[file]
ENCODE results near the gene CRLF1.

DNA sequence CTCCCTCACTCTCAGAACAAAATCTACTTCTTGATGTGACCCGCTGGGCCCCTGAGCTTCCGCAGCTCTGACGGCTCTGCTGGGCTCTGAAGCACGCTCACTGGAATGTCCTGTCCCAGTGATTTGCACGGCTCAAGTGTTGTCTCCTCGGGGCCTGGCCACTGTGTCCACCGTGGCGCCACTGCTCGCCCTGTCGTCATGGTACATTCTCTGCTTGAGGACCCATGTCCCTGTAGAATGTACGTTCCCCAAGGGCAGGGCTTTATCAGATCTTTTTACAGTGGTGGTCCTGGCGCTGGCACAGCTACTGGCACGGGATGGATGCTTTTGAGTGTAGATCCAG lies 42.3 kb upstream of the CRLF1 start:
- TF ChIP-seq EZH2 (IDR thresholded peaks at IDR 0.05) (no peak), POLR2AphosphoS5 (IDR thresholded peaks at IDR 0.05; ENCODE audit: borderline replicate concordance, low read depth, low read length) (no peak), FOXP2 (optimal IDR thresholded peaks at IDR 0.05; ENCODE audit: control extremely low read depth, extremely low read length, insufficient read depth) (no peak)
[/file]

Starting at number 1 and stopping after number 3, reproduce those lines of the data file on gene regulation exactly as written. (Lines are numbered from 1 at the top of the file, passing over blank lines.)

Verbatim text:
ENCODE results near the gene CRLF1.

DNA sequence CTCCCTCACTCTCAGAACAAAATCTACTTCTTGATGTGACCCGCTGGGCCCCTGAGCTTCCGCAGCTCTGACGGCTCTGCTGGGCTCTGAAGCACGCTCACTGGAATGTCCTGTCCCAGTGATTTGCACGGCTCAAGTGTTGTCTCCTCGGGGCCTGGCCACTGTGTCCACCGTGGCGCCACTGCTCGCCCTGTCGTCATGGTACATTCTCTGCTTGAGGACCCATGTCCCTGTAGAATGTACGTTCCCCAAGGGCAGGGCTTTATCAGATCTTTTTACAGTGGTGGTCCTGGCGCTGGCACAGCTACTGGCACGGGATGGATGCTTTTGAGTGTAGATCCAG lies 42.3 kb upstream of the CRLF1 start:
- TF ChIP-seq EZH2 (IDR thresholded peaks at IDR 0.05) (no peak), POLR2AphosphoS5 (IDR thresholded peaks at IDR 0.05; ENCODE audit: borderline replicate concordance, low read depth, low read length) (no peak), FOXP2 (optimal IDR thresholded peaks at IDR 0.05; ENCODE audit: control extremely low read depth, extremely low read length, insufficient read depth) (no peak)